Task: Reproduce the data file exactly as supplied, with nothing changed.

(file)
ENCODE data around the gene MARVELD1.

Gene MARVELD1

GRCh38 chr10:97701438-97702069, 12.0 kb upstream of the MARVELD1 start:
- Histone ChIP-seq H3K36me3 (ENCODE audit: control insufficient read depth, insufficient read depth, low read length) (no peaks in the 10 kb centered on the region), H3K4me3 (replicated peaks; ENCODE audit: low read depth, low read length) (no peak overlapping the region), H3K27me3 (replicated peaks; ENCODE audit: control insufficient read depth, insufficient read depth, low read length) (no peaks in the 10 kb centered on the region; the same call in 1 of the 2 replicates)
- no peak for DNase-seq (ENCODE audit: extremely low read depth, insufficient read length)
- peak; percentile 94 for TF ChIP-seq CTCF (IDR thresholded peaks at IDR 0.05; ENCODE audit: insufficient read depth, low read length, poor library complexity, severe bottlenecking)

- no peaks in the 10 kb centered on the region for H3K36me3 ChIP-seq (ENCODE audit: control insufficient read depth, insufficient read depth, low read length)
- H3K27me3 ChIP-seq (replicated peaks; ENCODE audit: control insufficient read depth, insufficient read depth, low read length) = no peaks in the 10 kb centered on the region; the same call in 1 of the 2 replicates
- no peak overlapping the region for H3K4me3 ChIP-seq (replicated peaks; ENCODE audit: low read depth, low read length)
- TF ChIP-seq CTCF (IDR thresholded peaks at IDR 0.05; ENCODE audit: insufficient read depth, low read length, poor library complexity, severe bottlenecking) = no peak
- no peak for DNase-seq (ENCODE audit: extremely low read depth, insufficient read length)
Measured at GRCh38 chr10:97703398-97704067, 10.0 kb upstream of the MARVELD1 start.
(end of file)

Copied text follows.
ENCODE data around the gene MARVELD1.

Gene MARVELD1

GRCh38 chr10:97701438-97702069, 12.0 kb upstream of the MARVELD1 start:
- Histone ChIP-seq H3K36me3 (ENCODE audit: control insufficient read depth, insufficient read depth, low read length) (no peaks in the 10 kb centered on the region), H3K4me3 (replicated peaks; ENCODE audit: low read depth, low read length) (no peak overlapping the region), H3K27me3 (replicated peaks; ENCODE audit: control insufficient read depth, insufficient read depth, low read length) (no peaks in the 10 kb centered on the region; the same call in 1 of the 2 replicates)
- no peak for DNase-seq (ENCODE audit: extremely low read depth, insufficient read length)
- peak; percentile 94 for TF ChIP-seq CTCF (IDR thresholded peaks at IDR 0.05; ENCODE audit: insufficient read depth, low read length, poor library complexity, severe bottlenecking)

- no peaks in the 10 kb centered on the region for H3K36me3 ChIP-seq (ENCODE audit: control insufficient read depth, insufficient read depth, low read length)
- H3K27me3 ChIP-seq (replicated peaks; ENCODE audit: control insufficient read depth, insufficient read depth, low read length) = no peaks in the 10 kb centered on the region; the same call in 1 of the 2 replicates
- no peak overlapping the region for H3K4me3 ChIP-seq (replicated peaks; ENCODE audit: low read depth, low read length)
- TF ChIP-seq CTCF (IDR thresholded peaks at IDR 0.05; ENCODE audit: insufficient read depth, low read length, poor library complexity, severe bottlenecking) = no peak
- no peak for DNase-seq (ENCODE audit: extremely low read depth, insufficient read length)
Measured at GRCh38 chr10:97703398-97704067, 10.0 kb upstream of the MARVELD1 start.